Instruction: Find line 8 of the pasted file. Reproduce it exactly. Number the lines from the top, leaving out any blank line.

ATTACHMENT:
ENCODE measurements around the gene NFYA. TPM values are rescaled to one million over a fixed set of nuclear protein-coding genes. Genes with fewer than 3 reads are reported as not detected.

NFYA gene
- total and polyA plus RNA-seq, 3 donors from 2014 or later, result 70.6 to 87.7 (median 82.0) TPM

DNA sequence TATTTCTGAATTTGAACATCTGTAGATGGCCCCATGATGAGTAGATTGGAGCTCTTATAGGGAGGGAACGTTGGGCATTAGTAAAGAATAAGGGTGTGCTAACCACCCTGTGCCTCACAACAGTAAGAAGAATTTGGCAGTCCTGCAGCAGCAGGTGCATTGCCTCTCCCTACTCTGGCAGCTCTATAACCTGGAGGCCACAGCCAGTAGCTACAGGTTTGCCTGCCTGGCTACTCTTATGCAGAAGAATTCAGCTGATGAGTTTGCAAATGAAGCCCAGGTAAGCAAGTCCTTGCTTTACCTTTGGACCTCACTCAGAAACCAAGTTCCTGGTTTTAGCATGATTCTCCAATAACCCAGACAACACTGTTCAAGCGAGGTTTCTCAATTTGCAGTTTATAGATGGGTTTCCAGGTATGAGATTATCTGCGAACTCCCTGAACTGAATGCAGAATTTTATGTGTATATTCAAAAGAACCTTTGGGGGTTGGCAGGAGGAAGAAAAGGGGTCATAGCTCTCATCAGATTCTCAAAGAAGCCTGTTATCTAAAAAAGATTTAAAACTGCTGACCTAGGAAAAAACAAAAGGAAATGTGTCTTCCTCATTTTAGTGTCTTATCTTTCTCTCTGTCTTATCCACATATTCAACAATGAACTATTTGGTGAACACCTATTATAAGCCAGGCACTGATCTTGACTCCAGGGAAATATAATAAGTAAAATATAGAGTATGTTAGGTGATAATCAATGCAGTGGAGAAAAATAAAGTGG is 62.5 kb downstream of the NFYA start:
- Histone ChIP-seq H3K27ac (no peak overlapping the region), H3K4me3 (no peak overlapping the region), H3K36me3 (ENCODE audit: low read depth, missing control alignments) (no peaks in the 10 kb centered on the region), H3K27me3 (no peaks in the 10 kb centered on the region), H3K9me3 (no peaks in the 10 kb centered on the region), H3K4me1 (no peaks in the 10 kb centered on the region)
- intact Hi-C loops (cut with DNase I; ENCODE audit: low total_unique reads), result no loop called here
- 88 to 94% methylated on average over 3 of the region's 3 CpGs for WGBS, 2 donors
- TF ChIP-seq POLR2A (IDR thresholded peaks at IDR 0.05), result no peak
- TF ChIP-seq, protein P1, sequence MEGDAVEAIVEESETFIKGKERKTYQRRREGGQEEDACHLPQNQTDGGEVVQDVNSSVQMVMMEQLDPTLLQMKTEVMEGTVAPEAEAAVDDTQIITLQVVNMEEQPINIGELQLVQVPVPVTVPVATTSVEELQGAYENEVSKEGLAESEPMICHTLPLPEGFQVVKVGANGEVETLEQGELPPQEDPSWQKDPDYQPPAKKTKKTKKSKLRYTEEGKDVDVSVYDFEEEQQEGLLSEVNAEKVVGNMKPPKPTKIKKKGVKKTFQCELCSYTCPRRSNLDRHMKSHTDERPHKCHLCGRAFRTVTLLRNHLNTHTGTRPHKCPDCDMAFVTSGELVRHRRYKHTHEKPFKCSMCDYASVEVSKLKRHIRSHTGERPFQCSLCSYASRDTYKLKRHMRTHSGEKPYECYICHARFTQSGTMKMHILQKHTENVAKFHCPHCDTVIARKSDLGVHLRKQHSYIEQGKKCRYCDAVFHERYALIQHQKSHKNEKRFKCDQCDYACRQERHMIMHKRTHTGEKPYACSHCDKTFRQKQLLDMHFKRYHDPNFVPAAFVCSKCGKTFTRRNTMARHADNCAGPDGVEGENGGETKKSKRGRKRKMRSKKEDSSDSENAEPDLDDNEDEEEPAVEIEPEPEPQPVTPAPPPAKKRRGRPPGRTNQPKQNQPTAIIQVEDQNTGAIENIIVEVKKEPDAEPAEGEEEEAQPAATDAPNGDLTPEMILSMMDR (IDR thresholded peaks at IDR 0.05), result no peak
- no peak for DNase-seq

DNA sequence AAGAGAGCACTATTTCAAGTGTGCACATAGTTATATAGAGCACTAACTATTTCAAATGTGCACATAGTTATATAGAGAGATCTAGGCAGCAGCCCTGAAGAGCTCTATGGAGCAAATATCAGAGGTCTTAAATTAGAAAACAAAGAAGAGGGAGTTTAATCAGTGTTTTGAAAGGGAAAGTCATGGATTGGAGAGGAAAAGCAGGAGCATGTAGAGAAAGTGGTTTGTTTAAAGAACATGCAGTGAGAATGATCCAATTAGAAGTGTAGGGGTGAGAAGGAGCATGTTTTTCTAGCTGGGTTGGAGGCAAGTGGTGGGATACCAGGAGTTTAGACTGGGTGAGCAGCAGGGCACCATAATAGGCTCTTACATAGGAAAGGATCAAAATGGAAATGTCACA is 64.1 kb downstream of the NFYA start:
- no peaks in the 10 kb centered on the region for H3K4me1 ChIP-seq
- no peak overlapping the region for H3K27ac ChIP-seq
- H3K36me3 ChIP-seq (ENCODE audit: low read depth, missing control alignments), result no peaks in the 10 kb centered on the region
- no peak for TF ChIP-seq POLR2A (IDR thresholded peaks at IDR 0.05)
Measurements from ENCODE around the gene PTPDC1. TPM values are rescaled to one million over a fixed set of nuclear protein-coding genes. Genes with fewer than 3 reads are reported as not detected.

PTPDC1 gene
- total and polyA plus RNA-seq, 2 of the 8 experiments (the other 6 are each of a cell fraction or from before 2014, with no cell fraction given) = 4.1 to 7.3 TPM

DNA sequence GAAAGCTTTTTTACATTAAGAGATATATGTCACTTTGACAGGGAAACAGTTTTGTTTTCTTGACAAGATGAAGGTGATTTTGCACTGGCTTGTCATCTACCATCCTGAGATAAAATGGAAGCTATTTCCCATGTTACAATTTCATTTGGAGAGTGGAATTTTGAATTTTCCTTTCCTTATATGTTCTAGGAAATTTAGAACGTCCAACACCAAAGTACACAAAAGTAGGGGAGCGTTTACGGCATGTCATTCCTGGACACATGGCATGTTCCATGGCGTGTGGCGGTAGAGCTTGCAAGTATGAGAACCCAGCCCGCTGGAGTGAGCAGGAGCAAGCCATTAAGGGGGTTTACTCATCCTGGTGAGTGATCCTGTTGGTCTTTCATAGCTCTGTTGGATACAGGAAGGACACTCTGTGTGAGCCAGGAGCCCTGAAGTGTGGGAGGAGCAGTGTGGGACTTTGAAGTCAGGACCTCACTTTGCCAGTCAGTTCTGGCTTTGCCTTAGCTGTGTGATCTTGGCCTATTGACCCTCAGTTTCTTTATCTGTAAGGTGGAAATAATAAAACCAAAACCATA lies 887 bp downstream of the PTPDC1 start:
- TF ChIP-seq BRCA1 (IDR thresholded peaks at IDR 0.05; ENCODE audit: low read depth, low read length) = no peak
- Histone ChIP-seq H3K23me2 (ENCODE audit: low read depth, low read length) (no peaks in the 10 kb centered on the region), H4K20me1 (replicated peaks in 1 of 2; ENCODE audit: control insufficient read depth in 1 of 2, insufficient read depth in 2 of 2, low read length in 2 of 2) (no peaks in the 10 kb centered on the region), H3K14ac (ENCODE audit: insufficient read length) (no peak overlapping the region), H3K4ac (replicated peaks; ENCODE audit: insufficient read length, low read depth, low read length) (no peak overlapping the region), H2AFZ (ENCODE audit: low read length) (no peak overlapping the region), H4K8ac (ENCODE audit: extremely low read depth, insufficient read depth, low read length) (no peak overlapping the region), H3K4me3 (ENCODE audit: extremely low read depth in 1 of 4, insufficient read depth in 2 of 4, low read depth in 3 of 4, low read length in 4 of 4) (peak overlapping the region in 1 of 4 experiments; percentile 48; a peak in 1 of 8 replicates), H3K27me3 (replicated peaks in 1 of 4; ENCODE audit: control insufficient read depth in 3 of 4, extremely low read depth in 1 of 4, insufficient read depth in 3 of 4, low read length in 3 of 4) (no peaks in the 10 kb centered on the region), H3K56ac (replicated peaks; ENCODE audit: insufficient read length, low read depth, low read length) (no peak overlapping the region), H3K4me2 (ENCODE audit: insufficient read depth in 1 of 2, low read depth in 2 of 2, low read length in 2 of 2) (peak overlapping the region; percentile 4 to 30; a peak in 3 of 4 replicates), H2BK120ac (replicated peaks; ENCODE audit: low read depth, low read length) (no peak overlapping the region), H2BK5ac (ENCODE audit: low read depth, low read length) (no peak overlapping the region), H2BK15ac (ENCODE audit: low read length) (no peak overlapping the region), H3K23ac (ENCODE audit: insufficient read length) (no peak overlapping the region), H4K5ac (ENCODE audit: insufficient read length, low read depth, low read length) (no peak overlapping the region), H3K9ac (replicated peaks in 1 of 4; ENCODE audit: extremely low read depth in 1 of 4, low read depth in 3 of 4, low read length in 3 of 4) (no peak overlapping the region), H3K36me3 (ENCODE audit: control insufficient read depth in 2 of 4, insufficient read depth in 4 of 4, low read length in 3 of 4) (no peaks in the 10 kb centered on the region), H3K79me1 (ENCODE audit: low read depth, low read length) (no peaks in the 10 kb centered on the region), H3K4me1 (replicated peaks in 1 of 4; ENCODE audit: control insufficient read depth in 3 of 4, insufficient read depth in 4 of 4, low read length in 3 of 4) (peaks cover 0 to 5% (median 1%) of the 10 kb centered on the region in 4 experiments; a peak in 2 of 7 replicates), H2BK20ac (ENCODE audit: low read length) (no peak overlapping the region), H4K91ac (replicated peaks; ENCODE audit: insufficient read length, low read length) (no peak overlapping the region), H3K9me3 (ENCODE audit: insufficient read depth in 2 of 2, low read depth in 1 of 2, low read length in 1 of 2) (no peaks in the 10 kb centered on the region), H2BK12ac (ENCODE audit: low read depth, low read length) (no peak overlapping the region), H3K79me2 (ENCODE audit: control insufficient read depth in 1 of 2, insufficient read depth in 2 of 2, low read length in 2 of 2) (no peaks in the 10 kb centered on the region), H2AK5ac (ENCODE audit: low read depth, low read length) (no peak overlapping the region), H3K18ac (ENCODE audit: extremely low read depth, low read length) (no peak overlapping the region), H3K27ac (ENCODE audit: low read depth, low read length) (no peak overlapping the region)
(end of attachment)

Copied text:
- TF ChIP-seq POLR2A (IDR thresholded peaks at IDR 0.05), result no peak